3. A combustible gas monitoring and alarm system of the type described for controlling external apparatus comprising in combination: a first source of DC voltage having a relatively low value; a DC to DC converter means coupled to said first source of DC voltage for providing a second DC voltage having a relatively higher value; an air chamber adapted to sample the gaseous environment to be monitored; magnetic amplifier means coupled to said DC to DC converter means and being powered by said second DC voltage; a combustible gas detector circuit coupled to said magnetic amplifier means and having an electrical bridge circuit including at least one combustible gas sensing element located within said air chamber, said bridge circuit being normally in a balanced condition but becoming unbalanced when sensing said combustible gas for generating a signal which is fed to said magnetic amplifier means which generates a pulsating output signal when a first preset level of gas concentration is sensed and a steady state output signal when a second preset level of gas concentration is sensed; an alarm circuit coupled to said magnetic amplifier circuit and being responsive to said pulsating and steady state output signal for effecting deactivation of said external apparatus when combustible gas of said second present level of concentration persists for a preselected period of time and also delays the reactivation of said external apparatus for still another preselected period of time after said steady state output signal ceases signifying a safe condition.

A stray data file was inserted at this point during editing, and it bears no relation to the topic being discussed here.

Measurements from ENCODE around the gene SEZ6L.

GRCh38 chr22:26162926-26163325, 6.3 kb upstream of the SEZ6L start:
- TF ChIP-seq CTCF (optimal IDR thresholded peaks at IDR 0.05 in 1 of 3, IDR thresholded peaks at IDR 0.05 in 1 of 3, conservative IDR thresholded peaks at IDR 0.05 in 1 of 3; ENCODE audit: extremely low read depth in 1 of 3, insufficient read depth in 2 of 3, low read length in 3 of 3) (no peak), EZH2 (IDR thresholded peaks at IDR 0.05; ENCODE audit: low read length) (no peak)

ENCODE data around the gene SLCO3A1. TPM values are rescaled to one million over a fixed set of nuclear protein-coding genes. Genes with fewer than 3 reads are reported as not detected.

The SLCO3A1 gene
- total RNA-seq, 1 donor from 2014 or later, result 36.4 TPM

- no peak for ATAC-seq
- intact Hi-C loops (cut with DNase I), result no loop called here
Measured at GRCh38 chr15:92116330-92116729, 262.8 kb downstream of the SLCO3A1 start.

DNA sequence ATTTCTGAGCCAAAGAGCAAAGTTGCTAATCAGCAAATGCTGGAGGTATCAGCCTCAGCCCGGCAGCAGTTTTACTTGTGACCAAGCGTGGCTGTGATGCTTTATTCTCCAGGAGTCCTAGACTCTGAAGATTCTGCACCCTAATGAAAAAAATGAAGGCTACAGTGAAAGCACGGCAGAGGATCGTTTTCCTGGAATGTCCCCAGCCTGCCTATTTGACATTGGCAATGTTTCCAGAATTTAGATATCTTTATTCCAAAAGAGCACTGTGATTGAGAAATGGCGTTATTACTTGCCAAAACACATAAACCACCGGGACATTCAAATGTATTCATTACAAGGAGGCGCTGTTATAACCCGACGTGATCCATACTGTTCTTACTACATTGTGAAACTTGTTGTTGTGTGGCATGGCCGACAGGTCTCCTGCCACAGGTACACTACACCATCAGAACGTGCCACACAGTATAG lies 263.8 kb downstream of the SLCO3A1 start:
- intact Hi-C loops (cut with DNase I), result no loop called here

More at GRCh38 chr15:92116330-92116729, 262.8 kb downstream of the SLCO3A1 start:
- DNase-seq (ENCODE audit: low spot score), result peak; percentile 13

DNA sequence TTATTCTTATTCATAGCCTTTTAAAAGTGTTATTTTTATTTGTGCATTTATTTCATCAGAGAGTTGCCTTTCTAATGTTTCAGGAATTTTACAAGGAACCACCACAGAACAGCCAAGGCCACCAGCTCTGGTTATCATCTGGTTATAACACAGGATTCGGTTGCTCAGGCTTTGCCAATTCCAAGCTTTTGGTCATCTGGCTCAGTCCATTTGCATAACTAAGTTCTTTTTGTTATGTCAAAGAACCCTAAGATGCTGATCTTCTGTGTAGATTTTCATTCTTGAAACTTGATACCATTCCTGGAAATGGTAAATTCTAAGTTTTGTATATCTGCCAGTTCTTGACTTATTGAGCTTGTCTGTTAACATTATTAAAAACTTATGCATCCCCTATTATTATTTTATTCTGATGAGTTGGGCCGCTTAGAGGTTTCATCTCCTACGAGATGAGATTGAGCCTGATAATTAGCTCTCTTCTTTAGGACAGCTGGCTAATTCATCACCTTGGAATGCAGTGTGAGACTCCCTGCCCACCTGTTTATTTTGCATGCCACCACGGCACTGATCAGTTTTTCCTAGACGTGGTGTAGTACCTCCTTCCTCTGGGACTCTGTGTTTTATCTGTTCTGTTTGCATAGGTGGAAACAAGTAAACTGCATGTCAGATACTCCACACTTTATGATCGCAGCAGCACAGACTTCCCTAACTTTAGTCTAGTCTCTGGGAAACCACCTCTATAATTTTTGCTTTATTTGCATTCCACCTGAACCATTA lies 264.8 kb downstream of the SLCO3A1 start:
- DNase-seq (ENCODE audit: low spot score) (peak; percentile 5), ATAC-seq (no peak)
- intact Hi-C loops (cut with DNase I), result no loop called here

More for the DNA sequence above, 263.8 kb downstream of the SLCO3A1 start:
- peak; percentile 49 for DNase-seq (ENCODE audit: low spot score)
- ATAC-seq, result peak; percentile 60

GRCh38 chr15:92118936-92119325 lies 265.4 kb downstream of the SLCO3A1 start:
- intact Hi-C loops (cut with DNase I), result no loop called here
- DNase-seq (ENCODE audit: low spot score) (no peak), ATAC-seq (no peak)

4. A noxious gas monitoring and alarm system for controlling external equipment comprising in combination: a first source of DC voltage having a relatively low value; a second source of DC voltage having a relatively higher value; an air chamber adapted to receive a sample flow of air including pump means for forcing said sample fiow of air through said air chamber; magnetic amplifier means coupled to said second source of DC voltage and being powered thereby; a noxious gas detector circuit coupled to said magnetic amplifier means and having an electrical bridge circuit including a pair of detector filaments, of which at least one is catalytically sensitive to the presence of said noxious gas, located within said air chamber and adapted to provide a bridge balance condition when said sample flow of air permits safe operation of said external equipment but provides a bridge unbalance condition in the presence of said noxious gas of a predetermined concentration, said bridge circuit providing a signal during unbalance which is coupled to said magnetic amplifier means which is adapted to provide a pulsating output signal when said bridge circuit senses a first level of gas concentration and a steady state output signal for a second level of gas concentration; an alarm circuit coupled to said magnetic amplifier means and including visual indicating means which is responsive to both said pulsating and steady state output signal, and first circuit means, responsive to said steady state output signal, to initiate shut down of said external equipment when said noxious gas of said second level of concentration persists for a preselected period of time and also delays initiation of said external equipment for still another selected period of time when the presence of said noxious gas of said second level of concentration subsides; and second circuit means powered by said first and second source of DC voltage including means for detecting inoperativeness of said bridge circuit and the failure of air flow within said air chamber for initiating shut down of said external equipment when either condition exists thereby providing a fail-safe mode of operation.